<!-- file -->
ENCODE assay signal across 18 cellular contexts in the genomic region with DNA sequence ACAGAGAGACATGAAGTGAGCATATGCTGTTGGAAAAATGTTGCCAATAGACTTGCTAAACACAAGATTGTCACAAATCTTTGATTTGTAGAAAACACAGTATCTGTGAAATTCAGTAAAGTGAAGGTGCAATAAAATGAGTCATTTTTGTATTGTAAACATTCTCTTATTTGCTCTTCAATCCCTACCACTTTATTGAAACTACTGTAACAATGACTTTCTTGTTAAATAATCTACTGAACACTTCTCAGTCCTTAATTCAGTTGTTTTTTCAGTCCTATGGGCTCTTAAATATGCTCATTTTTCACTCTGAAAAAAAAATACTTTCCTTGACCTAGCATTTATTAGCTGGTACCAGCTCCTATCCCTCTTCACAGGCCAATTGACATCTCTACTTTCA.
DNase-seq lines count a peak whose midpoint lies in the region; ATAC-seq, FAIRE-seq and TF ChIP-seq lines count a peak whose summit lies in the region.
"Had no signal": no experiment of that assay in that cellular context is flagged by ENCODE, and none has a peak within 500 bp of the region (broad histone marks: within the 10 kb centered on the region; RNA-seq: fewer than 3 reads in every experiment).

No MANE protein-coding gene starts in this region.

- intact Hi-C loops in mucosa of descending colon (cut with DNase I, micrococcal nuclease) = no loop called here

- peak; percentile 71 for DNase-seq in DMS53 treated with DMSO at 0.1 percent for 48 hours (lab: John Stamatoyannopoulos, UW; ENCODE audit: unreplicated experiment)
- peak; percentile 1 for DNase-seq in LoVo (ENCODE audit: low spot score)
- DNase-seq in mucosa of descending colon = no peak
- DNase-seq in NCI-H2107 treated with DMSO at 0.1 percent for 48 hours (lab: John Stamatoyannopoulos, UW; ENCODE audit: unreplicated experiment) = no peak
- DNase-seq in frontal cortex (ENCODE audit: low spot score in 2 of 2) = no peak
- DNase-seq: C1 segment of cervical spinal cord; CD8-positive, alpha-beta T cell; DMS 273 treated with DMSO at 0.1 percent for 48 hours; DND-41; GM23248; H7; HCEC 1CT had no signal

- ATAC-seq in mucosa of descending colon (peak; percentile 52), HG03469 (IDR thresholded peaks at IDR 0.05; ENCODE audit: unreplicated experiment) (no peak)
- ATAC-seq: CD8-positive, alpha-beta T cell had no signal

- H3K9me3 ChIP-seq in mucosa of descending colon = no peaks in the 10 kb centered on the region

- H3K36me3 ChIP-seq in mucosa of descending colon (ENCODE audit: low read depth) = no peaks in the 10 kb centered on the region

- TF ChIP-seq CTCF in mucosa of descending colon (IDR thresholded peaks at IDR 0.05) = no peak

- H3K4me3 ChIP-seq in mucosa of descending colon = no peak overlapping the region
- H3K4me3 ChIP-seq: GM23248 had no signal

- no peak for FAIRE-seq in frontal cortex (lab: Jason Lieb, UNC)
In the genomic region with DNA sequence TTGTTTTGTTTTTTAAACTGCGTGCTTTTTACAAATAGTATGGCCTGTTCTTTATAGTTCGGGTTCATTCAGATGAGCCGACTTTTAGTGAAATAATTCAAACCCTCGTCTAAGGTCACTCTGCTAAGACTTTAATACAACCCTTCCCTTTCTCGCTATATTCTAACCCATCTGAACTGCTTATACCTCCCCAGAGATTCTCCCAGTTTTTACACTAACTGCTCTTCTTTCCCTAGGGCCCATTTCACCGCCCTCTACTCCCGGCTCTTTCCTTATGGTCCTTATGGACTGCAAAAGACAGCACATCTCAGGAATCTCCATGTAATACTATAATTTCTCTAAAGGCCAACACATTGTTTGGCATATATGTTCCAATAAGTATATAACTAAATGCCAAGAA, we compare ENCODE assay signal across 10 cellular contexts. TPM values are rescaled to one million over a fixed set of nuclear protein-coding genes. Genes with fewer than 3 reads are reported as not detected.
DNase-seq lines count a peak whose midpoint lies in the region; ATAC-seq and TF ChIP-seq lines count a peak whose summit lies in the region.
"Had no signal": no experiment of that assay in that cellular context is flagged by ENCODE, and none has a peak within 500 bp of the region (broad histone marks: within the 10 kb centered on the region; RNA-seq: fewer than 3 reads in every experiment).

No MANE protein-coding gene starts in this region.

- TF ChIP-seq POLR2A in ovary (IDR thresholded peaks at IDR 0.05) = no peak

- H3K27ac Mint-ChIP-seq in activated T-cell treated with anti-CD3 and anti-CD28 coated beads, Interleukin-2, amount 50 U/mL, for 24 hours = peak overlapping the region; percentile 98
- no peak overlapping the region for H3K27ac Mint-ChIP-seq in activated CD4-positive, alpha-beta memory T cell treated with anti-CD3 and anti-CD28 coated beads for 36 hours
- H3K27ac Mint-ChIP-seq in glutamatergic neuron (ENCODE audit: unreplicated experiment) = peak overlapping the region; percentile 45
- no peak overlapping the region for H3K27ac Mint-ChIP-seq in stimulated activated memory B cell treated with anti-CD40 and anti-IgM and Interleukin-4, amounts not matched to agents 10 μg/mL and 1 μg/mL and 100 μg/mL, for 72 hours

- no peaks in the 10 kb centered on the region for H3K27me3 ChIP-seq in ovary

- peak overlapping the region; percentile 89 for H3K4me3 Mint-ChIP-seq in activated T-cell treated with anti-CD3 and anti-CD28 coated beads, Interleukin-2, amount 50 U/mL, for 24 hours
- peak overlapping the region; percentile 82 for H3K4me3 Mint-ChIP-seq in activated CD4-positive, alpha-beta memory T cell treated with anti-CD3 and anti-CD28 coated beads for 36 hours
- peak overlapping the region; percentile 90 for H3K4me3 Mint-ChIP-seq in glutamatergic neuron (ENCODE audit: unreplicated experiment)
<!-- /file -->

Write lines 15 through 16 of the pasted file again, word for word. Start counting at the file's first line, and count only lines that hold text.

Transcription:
- H3K36me3 ChIP-seq in mucosa of descending colon (ENCODE audit: low read depth) = no peaks in the 10 kb centered on the region

- TF ChIP-seq CTCF in mucosa of descending colon (IDR thresholded peaks at IDR 0.05) = no peak